The surveys were online May 4, 2020 to May 4, 2021. The website was seen in 83 countries, had over 14,000 page views and over 5.000 individual views. There were 48 short optional surveys, 1344 questions in total, and over half were checklist so in the end over 3,500 questions were asked.
In the time since the project ended, the site continues to attract visitors. It has now been seen in 88 countries, has had 17.767 page views and 6.296 individual views.
1868 anonymous surveys were completed. The questions were designed based on clinical studies, patient biographies and patient questions about their own condition. Analysis was done through Survey Monkey which provided per cents of responses. For each theme a summary was given of past research, areas of useful inquiry were summarized, the per question results were presented and then a preliminary analysis was done. Patients may find it interesting to see how much their own experience parallels that of others.
The results are presented in several formats:
a. There are two summary articles under 3,000 words each. One is about the motor aspects of dystonia and the other is about the nonmotor aspects.
b. Those who wish to study certain themes only can look at 45 individual files on the site. For specific topics an index is provided or it may be useful to just search for a given word and find all responses on that topic.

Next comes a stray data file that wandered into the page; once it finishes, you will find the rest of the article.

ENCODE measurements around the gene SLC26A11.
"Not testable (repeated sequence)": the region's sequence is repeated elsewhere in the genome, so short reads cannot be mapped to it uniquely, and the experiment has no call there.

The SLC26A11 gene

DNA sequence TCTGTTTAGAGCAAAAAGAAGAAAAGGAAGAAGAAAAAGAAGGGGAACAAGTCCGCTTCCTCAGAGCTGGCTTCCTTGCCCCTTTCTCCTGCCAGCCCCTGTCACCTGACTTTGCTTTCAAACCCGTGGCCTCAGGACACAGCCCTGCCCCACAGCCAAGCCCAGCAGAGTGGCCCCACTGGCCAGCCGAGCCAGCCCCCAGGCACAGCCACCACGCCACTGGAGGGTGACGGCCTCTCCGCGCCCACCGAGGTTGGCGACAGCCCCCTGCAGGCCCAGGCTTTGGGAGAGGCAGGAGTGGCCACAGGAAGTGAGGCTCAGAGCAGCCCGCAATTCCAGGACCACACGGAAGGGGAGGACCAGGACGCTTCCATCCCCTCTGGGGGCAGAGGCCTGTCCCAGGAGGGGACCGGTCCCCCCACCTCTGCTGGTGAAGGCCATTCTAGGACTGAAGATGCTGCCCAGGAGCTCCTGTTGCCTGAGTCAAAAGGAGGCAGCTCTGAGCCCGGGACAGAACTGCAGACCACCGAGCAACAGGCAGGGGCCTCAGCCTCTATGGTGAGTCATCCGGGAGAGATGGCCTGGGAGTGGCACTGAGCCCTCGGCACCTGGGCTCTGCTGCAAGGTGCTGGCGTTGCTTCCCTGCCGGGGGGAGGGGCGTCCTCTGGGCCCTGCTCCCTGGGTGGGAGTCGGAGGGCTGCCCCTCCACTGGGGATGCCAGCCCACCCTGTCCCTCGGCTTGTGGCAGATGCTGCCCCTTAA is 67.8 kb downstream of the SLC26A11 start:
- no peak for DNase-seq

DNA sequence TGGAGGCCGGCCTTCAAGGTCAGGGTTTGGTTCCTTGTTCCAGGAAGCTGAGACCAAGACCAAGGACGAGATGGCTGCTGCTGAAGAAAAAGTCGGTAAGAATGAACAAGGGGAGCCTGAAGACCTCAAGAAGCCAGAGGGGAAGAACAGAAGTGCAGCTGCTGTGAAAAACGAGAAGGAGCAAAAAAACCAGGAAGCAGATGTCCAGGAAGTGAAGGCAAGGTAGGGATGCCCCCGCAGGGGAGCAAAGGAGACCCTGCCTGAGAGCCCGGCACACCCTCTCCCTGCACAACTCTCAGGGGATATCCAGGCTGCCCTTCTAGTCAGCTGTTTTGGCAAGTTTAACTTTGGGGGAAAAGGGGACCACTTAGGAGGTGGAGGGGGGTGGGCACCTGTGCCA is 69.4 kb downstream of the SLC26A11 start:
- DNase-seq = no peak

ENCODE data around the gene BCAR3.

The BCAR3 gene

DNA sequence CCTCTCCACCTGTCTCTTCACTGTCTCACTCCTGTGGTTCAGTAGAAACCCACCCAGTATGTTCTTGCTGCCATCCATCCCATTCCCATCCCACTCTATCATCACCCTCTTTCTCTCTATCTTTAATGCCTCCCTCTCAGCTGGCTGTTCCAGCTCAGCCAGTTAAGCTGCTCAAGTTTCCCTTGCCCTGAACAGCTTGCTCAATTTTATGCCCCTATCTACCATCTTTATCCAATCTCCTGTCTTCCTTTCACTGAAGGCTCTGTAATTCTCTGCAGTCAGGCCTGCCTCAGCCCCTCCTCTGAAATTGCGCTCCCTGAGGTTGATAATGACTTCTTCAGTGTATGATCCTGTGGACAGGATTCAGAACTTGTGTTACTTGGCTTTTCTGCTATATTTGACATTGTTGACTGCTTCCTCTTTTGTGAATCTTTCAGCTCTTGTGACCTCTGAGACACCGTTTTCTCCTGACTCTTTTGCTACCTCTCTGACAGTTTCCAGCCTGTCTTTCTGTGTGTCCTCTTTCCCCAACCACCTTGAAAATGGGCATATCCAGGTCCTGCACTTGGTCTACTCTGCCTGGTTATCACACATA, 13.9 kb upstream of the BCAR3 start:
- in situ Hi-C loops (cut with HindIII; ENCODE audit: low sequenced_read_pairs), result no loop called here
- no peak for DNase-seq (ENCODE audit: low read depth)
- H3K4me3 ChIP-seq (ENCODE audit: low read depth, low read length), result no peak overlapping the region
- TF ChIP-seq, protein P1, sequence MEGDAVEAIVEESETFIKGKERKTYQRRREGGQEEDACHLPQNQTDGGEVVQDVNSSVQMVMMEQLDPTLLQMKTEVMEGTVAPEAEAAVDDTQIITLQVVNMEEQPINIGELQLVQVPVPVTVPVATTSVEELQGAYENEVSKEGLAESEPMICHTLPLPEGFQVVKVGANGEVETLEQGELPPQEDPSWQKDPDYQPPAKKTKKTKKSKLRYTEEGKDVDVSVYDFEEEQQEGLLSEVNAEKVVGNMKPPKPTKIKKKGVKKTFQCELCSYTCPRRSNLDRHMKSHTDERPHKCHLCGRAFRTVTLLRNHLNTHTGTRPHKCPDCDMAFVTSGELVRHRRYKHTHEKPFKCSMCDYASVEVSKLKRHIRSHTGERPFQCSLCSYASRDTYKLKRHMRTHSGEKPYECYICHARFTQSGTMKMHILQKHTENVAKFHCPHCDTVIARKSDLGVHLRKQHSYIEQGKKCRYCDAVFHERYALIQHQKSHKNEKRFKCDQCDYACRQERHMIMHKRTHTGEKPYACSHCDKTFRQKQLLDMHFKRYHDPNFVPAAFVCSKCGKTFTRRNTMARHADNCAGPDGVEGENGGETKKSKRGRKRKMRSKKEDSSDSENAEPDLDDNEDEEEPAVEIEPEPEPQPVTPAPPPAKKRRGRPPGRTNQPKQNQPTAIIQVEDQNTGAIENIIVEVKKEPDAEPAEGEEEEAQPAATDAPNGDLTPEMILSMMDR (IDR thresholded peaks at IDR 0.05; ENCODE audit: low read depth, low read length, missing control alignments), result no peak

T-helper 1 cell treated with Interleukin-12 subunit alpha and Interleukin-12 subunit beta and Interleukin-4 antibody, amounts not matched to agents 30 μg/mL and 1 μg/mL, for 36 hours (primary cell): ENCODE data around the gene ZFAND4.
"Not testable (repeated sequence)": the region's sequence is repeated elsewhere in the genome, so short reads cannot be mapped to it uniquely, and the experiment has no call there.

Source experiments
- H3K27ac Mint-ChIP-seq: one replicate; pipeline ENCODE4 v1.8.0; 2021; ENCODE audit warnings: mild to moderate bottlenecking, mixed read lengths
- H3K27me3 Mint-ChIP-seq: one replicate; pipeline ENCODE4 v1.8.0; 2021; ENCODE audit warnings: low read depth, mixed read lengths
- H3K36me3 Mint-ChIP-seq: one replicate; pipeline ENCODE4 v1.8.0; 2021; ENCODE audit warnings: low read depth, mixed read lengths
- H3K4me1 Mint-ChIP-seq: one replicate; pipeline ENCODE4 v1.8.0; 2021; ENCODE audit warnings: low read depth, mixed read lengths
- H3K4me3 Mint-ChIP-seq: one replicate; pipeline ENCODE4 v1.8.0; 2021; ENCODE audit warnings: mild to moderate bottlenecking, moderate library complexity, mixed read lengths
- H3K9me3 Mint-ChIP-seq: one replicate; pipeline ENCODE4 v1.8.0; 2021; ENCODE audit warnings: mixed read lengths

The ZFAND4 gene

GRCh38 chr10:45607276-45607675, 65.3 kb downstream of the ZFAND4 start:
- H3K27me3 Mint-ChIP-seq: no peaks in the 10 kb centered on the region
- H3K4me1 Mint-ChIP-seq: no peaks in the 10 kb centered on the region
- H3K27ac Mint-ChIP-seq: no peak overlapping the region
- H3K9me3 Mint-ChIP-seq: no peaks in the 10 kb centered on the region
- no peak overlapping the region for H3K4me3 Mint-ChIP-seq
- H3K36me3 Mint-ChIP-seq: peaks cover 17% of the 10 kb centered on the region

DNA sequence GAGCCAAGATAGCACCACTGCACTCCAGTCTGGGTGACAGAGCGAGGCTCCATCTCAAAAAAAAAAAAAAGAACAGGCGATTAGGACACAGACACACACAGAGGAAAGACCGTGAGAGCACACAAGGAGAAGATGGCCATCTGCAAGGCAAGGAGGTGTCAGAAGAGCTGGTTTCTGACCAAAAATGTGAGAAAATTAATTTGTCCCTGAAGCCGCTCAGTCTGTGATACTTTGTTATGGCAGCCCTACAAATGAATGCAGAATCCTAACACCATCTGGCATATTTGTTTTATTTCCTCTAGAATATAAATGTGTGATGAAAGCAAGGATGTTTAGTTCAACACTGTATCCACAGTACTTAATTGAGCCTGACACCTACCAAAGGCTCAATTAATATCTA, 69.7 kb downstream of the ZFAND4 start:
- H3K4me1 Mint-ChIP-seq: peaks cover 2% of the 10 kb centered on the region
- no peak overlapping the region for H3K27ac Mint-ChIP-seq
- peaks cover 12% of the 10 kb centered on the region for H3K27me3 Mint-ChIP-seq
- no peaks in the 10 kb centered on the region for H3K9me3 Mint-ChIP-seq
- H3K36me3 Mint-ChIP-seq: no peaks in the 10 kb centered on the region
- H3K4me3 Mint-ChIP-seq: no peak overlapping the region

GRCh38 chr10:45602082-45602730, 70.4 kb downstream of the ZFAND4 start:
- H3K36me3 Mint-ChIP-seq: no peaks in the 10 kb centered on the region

c. The full study will be put up on the website in pdf form for download.
For this project, patients stepped up to help answer some of the questions researchers have wondered about in clinical studies, to save clinics time and money and to provide a database for future avenues of research. No medical advice was given and there was no commercial involvement or promotion of any product or service.
Thank you to everyone who took part, to those who thought it a good idea and to those who helped spread the word of the project.
It may not be a pivotal moment in history but those of us with dystonia, this represents a real effort to do what we can to advance understanding of our condition.
I am proud of everyone who took part. The next step is the hope that a few very smart people look closely at the data, see what we patients on our own cannot see and understand what we do not. So thank you to those researchers.
This is a personal website and will not be up indefinitely. If there is anything on the website you find useful, feel free to download it.
The Canadian Medical Association Journal has now published a patient’s blog about the project.